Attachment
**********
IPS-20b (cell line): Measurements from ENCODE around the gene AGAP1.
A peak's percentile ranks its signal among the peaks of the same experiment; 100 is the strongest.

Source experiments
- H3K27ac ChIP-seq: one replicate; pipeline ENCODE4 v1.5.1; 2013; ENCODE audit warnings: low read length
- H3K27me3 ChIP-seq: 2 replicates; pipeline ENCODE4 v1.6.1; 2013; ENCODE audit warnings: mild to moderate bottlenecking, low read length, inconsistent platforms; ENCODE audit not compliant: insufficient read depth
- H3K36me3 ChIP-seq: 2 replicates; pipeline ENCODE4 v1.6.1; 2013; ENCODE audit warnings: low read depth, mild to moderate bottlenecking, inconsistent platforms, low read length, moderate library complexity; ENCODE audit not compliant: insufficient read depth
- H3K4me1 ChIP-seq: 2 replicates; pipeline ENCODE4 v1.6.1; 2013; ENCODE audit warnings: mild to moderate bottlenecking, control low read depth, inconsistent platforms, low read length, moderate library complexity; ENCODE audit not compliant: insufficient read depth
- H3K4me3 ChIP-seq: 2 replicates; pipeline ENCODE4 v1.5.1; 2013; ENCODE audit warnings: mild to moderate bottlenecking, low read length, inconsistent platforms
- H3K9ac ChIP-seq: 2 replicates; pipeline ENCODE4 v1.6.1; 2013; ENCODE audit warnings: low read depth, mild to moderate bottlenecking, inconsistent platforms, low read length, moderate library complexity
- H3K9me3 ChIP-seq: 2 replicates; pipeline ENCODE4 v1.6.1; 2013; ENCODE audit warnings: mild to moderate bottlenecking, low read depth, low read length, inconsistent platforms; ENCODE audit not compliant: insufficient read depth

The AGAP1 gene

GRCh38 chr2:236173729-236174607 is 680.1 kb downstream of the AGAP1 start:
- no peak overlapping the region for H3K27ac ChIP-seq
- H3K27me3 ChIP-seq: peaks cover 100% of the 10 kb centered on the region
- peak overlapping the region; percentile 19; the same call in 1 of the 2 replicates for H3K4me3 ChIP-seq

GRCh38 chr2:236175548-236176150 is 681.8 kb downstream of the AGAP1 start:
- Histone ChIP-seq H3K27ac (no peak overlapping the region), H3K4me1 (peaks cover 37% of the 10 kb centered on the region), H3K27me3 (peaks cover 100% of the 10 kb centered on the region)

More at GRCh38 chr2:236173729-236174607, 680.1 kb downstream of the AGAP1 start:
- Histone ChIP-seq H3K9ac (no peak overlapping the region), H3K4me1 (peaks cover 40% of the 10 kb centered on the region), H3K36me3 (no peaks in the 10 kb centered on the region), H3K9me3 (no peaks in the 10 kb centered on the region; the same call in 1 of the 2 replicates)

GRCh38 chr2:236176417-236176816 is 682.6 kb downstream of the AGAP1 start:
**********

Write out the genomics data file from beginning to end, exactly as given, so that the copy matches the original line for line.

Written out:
IPS-20b (cell line): Measurements from ENCODE around the gene AGAP1.
A peak's percentile ranks its signal among the peaks of the same experiment; 100 is the strongest.

Source experiments
- H3K27ac ChIP-seq: one replicate; pipeline ENCODE4 v1.5.1; 2013; ENCODE audit warnings: low read length
- H3K27me3 ChIP-seq: 2 replicates; pipeline ENCODE4 v1.6.1; 2013; ENCODE audit warnings: mild to moderate bottlenecking, low read length, inconsistent platforms; ENCODE audit not compliant: insufficient read depth
- H3K36me3 ChIP-seq: 2 replicates; pipeline ENCODE4 v1.6.1; 2013; ENCODE audit warnings: low read depth, mild to moderate bottlenecking, inconsistent platforms, low read length, moderate library complexity; ENCODE audit not compliant: insufficient read depth
- H3K4me1 ChIP-seq: 2 replicates; pipeline ENCODE4 v1.6.1; 2013; ENCODE audit warnings: mild to moderate bottlenecking, control low read depth, inconsistent platforms, low read length, moderate library complexity; ENCODE audit not compliant: insufficient read depth
- H3K4me3 ChIP-seq: 2 replicates; pipeline ENCODE4 v1.5.1; 2013; ENCODE audit warnings: mild to moderate bottlenecking, low read length, inconsistent platforms
- H3K9ac ChIP-seq: 2 replicates; pipeline ENCODE4 v1.6.1; 2013; ENCODE audit warnings: low read depth, mild to moderate bottlenecking, inconsistent platforms, low read length, moderate library complexity
- H3K9me3 ChIP-seq: 2 replicates; pipeline ENCODE4 v1.6.1; 2013; ENCODE audit warnings: mild to moderate bottlenecking, low read depth, low read length, inconsistent platforms; ENCODE audit not compliant: insufficient read depth

The AGAP1 gene

GRCh38 chr2:236173729-236174607 is 680.1 kb downstream of the AGAP1 start:
- no peak overlapping the region for H3K27ac ChIP-seq
- H3K27me3 ChIP-seq: peaks cover 100% of the 10 kb centered on the region
- peak overlapping the region; percentile 19; the same call in 1 of the 2 replicates for H3K4me3 ChIP-seq

GRCh38 chr2:236175548-236176150 is 681.8 kb downstream of the AGAP1 start:
- Histone ChIP-seq H3K27ac (no peak overlapping the region), H3K4me1 (peaks cover 37% of the 10 kb centered on the region), H3K27me3 (peaks cover 100% of the 10 kb centered on the region)

More at GRCh38 chr2:236173729-236174607, 680.1 kb downstream of the AGAP1 start:
- Histone ChIP-seq H3K9ac (no peak overlapping the region), H3K4me1 (peaks cover 40% of the 10 kb centered on the region), H3K36me3 (no peaks in the 10 kb centered on the region), H3K9me3 (no peaks in the 10 kb centered on the region; the same call in 1 of the 2 replicates)

GRCh38 chr2:236176417-236176816 is 682.6 kb downstream of the AGAP1 start: